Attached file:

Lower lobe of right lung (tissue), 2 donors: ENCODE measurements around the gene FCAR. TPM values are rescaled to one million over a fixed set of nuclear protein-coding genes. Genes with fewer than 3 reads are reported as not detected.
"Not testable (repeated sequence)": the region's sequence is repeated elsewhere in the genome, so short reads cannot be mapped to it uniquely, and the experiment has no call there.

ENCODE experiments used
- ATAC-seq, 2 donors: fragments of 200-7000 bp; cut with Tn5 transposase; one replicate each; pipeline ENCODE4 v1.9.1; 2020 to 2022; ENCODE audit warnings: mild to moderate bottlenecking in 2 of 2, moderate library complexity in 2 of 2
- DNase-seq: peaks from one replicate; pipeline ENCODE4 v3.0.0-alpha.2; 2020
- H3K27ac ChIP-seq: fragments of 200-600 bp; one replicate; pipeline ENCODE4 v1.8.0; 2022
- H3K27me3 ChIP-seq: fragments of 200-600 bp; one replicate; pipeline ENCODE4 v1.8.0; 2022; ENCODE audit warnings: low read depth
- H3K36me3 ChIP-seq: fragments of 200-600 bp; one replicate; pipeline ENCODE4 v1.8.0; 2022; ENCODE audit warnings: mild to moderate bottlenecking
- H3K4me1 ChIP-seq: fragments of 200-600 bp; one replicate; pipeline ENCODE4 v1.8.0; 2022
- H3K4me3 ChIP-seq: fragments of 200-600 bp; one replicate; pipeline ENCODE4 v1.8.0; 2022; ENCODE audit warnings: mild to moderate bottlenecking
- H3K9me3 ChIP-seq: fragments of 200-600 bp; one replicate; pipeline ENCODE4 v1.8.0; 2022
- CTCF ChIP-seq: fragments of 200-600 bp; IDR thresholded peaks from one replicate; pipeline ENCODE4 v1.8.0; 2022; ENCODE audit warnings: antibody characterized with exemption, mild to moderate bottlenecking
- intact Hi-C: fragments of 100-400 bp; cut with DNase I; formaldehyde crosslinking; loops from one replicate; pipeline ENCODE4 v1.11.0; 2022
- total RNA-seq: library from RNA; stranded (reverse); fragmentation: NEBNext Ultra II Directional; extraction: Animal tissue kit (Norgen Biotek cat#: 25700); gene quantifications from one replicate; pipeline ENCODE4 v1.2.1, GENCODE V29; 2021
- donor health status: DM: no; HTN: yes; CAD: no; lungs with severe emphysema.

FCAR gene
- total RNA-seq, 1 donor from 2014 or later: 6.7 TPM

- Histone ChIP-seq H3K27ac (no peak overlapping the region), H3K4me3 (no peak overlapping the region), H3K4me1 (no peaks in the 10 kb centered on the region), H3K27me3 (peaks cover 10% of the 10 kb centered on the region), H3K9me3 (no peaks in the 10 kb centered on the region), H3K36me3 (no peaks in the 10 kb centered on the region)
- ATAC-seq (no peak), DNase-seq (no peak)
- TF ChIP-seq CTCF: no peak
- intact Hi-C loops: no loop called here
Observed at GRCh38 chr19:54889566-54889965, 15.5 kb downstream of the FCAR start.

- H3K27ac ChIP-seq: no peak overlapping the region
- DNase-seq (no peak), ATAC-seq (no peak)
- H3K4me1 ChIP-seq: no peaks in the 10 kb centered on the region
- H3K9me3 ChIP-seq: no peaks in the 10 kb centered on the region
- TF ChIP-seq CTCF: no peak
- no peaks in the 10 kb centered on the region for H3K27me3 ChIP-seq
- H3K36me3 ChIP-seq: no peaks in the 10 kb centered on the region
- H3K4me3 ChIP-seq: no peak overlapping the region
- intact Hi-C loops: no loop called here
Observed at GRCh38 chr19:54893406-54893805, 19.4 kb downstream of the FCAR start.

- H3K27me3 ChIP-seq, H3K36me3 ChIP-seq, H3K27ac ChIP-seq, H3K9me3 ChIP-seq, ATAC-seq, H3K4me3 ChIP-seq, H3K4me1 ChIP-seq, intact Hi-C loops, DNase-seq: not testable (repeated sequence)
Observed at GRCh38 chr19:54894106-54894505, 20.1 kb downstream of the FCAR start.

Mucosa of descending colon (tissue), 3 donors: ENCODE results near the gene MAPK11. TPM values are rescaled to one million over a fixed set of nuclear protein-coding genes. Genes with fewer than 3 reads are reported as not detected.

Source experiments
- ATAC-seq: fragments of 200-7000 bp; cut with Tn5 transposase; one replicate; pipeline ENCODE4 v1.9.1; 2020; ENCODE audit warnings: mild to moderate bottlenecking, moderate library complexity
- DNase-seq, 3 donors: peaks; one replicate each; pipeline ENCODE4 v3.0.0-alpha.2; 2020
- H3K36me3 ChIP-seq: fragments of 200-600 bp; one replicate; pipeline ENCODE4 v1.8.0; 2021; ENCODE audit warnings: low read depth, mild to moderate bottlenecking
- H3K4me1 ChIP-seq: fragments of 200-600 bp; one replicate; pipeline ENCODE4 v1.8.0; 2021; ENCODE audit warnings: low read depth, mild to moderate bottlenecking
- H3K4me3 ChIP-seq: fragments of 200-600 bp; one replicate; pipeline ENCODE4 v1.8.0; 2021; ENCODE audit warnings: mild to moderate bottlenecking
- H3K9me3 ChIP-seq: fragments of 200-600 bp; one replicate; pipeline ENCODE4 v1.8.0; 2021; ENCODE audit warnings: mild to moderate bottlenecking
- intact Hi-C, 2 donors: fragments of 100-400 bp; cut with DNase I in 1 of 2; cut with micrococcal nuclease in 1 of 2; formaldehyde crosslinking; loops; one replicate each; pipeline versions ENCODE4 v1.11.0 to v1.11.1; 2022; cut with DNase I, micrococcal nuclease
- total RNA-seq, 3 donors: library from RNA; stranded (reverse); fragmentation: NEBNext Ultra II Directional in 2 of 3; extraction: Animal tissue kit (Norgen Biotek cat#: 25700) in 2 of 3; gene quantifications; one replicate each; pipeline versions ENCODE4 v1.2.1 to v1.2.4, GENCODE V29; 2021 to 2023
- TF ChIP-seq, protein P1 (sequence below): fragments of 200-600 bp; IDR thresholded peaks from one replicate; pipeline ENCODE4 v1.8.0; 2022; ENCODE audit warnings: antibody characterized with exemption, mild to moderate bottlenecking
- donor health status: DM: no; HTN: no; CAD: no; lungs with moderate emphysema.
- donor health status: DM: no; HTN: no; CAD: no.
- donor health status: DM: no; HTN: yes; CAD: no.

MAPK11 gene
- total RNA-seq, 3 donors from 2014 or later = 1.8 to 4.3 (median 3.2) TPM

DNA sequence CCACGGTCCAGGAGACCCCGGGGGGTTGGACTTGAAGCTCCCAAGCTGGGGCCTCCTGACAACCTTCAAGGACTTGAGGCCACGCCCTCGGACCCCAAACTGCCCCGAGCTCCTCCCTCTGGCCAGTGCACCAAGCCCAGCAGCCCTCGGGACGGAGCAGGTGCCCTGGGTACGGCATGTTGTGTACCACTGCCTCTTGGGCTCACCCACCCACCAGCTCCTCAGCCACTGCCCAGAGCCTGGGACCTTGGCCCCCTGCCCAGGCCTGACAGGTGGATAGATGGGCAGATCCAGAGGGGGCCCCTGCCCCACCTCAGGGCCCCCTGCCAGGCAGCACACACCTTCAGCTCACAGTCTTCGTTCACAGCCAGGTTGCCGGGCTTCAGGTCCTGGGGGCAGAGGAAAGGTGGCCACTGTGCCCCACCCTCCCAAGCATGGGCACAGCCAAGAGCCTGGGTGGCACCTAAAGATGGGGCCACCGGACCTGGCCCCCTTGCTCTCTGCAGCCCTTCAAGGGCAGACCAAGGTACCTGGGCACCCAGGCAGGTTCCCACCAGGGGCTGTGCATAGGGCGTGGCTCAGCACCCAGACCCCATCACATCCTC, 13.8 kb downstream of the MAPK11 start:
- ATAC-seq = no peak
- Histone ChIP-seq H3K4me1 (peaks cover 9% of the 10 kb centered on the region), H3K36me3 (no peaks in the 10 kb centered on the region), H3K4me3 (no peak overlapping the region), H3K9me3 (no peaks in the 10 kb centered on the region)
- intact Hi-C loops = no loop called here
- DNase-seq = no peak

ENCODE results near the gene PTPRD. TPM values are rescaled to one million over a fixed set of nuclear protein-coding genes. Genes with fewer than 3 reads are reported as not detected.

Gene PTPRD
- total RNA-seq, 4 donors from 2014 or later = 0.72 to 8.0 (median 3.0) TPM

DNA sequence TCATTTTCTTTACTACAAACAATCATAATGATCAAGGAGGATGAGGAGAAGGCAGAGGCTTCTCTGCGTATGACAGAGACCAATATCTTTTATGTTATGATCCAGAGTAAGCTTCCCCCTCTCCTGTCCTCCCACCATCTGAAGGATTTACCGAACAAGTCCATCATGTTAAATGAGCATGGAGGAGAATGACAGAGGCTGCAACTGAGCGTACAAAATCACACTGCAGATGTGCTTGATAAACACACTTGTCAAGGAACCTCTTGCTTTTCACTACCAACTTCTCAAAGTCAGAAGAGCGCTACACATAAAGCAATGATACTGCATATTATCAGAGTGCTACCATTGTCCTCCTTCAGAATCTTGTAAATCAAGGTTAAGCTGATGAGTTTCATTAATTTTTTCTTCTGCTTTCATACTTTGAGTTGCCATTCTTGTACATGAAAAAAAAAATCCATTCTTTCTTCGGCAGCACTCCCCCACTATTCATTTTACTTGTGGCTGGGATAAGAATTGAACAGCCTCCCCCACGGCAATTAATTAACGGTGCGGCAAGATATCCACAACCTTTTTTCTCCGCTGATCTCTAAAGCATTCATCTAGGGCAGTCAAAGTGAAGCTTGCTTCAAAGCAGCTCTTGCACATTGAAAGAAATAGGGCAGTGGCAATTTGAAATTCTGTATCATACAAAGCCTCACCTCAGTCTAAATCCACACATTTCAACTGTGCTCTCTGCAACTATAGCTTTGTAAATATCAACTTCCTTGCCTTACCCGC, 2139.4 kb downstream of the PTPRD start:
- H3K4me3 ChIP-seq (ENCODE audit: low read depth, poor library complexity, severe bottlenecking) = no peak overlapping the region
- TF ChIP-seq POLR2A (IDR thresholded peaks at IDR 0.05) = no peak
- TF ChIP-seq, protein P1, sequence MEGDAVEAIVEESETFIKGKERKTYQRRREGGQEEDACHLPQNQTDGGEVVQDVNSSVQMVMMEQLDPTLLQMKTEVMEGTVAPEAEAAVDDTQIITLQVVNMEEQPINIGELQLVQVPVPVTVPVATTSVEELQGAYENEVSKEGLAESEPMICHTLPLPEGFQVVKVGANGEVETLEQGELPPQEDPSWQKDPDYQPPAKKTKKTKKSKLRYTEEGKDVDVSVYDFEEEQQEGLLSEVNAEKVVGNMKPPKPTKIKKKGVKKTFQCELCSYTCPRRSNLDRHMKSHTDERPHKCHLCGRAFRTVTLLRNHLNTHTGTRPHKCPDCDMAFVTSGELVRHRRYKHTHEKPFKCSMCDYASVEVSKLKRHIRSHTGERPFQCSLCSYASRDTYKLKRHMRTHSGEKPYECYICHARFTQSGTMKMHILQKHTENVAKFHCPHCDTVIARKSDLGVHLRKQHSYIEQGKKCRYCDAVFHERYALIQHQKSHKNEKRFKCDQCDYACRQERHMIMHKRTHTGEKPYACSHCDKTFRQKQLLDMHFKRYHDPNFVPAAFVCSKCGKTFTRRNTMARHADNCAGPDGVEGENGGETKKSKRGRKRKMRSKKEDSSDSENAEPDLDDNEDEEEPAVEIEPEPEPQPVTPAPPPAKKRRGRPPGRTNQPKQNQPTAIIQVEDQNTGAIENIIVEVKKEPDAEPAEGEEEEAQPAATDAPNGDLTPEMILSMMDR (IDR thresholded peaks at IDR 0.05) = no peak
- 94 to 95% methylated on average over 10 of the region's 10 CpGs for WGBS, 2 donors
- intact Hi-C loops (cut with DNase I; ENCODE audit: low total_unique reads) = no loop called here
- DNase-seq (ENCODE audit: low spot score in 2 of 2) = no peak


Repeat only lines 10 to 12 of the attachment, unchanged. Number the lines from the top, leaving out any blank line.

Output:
- H3K4me3 ChIP-seq: fragments of 200-600 bp; one replicate; pipeline ENCODE4 v1.8.0; 2022; ENCODE audit warnings: mild to moderate bottlenecking
- H3K9me3 ChIP-seq: fragments of 200-600 bp; one replicate; pipeline ENCODE4 v1.8.0; 2022
- CTCF ChIP-seq: fragments of 200-600 bp; IDR thresholded peaks from one replicate; pipeline ENCODE4 v1.8.0; 2022; ENCODE audit warnings: antibody characterized with exemption, mild to moderate bottlenecking